Emerson Global Data Center Achieves 39 Percent Greater Efficiency than Today’s Average Data Center
- Published on September 5, 2012
- Written by Mike McClain, Senior Web Designer & Site Manager
COLUMBUS, OHIO –Emerson Network Power, a business of Emerson (NYSE:EMR) and a global leader in maximizing availability, capacity and efficiency of critical infrastructure, today announced the three-year performance results of the Emerson Global Data Center, located on Emerson’s corporate campus in St. Louis, Mo. Constructed in 2009 as part of an effort to consolidate Emerson’s data centers globally, the facility has exceeded expectations for availability, capacity and efficiency. Emerson also released a new video today to celebrate the data center’s third anniversary and showcase the results, which include:
- Efficiency 39 percent greater than today’s average data center
- 100 percent availability, even when hit with extreme weather
- 80 percent server virtualization
- LEED Gold recognition
In addition to playing a major role in Emerson’s consolidation efforts, another goal for the 35,000 square-foot data center was to use the same best practices and technologies that Emerson Network Power recommends to customers. The first best practice employed was using Emerson Network Power’s Energy Logic roadmap to guide each decision that was made to ensure efficient energy use and to optimize space, power and cooling. Energy Logic leverages the cascade effect that occurs when lower energy consumption at the component and device level is magnified by reducing demand on support systems.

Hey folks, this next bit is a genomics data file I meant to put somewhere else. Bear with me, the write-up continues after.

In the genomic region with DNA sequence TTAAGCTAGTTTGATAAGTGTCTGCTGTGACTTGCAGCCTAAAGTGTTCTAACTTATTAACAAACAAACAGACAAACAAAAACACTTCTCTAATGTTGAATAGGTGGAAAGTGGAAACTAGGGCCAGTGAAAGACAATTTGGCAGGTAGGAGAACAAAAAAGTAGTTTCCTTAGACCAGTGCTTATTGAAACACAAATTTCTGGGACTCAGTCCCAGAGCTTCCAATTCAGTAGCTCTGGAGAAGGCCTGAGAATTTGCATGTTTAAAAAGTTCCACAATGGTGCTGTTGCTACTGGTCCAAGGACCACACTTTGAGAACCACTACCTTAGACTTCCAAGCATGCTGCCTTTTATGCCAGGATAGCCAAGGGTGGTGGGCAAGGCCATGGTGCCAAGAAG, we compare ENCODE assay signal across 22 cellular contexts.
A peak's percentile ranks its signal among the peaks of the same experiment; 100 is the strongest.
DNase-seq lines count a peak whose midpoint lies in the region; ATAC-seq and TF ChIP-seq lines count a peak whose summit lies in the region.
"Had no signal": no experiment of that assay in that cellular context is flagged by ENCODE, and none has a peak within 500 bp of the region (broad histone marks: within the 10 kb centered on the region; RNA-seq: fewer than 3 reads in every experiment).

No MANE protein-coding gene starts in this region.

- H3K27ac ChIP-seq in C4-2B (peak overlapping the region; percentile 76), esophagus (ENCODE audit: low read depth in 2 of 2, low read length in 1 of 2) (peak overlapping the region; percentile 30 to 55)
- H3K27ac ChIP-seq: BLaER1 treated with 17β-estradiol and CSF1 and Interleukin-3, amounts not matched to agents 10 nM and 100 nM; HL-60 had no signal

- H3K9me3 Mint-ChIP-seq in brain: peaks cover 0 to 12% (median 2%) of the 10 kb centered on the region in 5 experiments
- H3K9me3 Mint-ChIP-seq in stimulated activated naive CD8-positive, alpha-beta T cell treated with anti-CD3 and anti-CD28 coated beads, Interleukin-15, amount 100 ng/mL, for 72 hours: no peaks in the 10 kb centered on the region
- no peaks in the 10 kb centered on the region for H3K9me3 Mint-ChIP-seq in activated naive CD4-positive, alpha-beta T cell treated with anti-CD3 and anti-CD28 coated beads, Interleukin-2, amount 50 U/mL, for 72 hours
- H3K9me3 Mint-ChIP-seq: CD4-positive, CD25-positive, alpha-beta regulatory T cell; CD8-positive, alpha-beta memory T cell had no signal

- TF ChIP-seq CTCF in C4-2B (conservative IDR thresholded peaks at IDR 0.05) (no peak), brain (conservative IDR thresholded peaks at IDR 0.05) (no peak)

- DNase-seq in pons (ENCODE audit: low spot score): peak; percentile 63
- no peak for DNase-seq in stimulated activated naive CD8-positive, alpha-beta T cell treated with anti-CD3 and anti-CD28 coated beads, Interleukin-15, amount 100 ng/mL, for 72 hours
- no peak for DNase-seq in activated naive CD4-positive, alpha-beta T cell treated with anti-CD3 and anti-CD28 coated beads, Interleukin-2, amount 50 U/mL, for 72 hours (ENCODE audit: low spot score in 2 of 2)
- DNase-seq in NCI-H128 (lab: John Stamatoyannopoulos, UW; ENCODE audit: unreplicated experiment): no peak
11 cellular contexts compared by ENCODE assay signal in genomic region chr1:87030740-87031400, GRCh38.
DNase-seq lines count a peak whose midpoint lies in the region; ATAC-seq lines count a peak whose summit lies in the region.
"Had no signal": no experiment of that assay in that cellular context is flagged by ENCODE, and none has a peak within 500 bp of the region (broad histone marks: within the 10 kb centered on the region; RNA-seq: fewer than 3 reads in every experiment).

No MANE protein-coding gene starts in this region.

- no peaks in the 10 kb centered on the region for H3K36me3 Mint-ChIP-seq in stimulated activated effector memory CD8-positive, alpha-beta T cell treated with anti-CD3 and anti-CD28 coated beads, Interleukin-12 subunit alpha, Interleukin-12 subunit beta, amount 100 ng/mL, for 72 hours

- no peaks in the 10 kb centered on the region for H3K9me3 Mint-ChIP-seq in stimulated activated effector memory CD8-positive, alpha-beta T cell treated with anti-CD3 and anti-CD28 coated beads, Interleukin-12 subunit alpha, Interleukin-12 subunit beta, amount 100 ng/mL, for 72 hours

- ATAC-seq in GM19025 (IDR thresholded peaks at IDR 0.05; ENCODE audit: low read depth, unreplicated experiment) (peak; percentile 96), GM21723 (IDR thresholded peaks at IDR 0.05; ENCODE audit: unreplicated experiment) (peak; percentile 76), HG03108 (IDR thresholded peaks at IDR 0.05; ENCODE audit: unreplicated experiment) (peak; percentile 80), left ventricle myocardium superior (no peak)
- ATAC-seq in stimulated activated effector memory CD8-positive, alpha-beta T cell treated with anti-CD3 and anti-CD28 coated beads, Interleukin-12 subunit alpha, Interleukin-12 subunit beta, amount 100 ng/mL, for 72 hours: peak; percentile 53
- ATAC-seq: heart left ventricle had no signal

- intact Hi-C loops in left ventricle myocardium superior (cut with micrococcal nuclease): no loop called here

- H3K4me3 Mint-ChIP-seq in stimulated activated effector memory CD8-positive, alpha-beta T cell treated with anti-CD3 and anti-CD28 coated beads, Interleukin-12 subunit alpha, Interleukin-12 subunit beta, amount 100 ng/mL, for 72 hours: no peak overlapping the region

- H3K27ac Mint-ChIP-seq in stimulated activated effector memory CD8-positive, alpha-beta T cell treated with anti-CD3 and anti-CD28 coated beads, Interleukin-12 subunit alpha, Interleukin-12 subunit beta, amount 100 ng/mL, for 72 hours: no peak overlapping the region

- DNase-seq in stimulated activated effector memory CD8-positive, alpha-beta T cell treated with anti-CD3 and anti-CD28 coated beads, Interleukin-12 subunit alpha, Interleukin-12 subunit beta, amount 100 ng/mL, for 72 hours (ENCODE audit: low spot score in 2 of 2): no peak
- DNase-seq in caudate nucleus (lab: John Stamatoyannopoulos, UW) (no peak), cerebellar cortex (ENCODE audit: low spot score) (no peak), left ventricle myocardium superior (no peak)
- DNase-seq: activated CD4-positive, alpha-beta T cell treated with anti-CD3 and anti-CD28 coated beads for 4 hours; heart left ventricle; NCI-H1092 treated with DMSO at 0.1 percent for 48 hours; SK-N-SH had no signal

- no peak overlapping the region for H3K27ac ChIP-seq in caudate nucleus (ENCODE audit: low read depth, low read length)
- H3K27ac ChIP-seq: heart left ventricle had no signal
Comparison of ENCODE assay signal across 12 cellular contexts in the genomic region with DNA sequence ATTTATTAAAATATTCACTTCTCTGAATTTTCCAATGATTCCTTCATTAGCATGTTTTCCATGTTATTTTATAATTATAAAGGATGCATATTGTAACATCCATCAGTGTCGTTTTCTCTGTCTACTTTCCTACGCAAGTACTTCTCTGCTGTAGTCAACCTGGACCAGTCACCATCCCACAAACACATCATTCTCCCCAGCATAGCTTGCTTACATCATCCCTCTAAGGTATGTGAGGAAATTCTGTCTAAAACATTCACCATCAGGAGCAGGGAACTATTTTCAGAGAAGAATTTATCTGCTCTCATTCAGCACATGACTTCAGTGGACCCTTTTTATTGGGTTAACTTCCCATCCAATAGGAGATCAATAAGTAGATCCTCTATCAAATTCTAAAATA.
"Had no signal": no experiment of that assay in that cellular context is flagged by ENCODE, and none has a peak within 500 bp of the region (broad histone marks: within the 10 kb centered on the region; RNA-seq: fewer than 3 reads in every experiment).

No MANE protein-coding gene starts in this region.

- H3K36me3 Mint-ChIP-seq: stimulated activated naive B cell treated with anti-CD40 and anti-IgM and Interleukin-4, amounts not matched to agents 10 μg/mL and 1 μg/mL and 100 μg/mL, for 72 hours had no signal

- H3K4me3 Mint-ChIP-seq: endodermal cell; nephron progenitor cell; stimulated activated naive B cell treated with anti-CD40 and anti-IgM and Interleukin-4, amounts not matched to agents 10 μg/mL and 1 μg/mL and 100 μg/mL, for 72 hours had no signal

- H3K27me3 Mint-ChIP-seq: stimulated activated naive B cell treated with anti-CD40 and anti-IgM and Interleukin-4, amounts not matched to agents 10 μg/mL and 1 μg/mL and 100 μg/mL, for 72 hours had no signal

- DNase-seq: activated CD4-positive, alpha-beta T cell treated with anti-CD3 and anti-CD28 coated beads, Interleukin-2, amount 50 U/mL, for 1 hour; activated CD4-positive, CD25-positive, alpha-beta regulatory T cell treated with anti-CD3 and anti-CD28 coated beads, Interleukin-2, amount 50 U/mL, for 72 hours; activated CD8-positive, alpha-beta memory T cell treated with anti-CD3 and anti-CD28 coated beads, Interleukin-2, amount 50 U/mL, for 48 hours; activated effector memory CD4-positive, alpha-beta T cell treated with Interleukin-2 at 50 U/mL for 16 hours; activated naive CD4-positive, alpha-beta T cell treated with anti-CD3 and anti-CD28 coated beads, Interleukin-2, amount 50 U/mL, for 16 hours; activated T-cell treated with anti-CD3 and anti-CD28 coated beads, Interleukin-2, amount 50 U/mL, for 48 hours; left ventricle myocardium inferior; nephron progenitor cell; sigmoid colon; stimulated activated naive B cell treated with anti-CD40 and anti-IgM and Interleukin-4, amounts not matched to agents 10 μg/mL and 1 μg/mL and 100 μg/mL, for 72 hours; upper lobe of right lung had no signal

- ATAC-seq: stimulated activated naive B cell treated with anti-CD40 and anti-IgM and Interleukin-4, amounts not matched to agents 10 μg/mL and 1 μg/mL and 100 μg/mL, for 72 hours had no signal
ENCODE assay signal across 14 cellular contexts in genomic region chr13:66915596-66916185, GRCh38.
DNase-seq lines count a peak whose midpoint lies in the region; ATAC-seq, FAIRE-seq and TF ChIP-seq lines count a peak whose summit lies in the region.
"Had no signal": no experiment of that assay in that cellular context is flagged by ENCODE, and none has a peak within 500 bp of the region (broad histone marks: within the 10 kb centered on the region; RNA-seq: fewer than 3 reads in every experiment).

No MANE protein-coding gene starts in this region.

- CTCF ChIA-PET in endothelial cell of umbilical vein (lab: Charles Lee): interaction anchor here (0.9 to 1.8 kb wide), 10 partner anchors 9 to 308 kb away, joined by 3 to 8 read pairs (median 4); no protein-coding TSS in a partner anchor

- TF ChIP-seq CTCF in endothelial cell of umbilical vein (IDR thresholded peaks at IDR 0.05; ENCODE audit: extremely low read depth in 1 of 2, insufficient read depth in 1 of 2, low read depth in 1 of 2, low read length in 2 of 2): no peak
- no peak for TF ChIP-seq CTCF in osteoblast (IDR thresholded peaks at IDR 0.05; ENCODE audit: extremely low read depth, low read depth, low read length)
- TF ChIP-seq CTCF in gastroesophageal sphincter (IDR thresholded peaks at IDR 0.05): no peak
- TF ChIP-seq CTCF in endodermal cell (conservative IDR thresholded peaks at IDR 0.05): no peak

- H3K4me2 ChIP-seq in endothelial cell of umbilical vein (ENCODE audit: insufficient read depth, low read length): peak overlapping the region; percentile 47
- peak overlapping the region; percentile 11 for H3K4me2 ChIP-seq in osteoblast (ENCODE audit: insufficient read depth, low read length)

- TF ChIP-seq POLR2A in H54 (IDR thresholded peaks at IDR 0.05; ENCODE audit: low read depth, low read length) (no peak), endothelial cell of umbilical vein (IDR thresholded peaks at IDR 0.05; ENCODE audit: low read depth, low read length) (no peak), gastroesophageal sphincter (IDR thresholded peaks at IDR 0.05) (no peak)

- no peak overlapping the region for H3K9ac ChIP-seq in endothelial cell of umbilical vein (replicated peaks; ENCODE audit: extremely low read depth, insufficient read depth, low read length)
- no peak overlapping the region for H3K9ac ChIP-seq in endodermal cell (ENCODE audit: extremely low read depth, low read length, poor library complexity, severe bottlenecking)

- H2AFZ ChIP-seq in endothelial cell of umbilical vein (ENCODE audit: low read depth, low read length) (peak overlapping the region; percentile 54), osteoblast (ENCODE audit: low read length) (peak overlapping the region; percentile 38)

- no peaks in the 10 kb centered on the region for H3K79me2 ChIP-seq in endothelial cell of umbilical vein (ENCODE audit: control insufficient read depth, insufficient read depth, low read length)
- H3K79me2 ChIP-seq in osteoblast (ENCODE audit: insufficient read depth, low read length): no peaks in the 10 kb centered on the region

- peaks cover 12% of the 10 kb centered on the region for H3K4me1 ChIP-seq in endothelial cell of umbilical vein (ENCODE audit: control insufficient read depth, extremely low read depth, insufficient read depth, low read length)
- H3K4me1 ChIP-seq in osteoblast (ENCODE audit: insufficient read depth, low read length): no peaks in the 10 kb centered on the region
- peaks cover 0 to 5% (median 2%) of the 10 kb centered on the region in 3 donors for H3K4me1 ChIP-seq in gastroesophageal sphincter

Following all Energy Logic steps allowed the data center to operate at a 39 percent more efficient level than the average data center operating today. In fact, Energy Logic played a major role in the data center becoming LEED certified (Leadership in Energy and Environmental Design) by the U.S. Green Building Council. The project surpassed its green building-goal of achieving LEED Silver recognition and instead won LEED Gold based on sustainability practices, the materials used, indoor environmental quality, energy use and design innovation. One notable example was deploying a 100-kilowatt solar array, which has provided the equivalent of powering 18 homes since the solar array began operating.
“When we started out, we expected to have virtualization rates of about 70 percent,” said Jake Fritz, vice president of infrastructure and operations for Emerson. “But as we’ve grown over time and consolidated more, we’ve actually reached 80 percent or more.”
Other than through virtualization, the highly flexible capacity of the data center is a result of designing the facility to scale three-fold. The extra space won’t be needed immediately, however. Between virtualization and increased equipment efficiency, there is enough raised floor space to handle the next 3-5 years of capacity and growth expectations.
The Emerson Global Data Center, which meets the criteria that The Uptime Institute has set for a Tier III facility, has been always-on for the past three years.
“We had an F4 tornado that went through and ripped the St. Louis airport apart, came within a mile of our data center and took out a lot of power to the area,” Fritz said. “But we didn’t see one minute of downtime.” The 100 percent availability experienced by the data center is credited to multiple layers of electrical redundancy, as well as a building design that can withstand an 8.0 earthquake.